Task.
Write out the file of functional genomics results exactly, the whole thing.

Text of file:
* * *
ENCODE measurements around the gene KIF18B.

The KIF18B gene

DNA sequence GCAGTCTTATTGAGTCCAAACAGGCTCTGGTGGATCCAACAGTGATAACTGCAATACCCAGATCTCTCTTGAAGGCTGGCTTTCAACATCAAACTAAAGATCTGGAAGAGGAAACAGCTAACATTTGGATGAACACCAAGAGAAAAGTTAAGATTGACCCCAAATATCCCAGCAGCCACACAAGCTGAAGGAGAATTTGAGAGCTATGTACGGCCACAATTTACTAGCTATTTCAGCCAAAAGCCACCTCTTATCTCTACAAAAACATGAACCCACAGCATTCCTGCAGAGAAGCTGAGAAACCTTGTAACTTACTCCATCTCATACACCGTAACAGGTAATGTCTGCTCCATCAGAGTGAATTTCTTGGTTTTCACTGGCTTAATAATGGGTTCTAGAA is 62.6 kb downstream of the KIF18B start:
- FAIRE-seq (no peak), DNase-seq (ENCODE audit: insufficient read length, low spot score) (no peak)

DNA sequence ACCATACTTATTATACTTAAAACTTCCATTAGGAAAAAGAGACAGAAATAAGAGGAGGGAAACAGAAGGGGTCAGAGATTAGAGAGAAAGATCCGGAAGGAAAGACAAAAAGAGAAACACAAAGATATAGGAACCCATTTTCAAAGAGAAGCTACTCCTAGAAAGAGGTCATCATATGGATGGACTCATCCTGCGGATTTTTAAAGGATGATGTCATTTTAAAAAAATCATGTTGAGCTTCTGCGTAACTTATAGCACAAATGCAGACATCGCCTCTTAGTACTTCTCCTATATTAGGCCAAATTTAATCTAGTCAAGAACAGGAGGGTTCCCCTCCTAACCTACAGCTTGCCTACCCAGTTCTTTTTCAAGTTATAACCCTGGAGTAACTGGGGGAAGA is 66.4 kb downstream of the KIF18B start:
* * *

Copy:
ENCODE measurements around the gene KIF18B.

The KIF18B gene

DNA sequence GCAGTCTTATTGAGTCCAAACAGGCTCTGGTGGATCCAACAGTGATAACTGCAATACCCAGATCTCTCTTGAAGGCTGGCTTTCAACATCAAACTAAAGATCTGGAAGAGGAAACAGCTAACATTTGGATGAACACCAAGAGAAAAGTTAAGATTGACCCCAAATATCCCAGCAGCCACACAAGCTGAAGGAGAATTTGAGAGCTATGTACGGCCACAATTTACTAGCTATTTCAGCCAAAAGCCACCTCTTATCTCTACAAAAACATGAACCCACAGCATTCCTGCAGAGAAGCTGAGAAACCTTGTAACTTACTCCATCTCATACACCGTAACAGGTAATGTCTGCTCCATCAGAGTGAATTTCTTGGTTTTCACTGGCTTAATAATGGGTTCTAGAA is 62.6 kb downstream of the KIF18B start:
- FAIRE-seq (no peak), DNase-seq (ENCODE audit: insufficient read length, low spot score) (no peak)

DNA sequence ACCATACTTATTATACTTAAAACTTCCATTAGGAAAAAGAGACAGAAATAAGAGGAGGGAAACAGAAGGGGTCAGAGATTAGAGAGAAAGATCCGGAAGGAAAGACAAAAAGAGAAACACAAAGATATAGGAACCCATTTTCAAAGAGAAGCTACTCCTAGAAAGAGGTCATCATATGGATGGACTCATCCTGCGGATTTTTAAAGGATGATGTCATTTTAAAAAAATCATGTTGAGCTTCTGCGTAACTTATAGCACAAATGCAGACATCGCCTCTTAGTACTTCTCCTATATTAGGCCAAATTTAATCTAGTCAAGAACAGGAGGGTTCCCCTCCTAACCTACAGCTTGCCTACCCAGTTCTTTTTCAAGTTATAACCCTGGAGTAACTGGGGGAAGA is 66.4 kb downstream of the KIF18B start: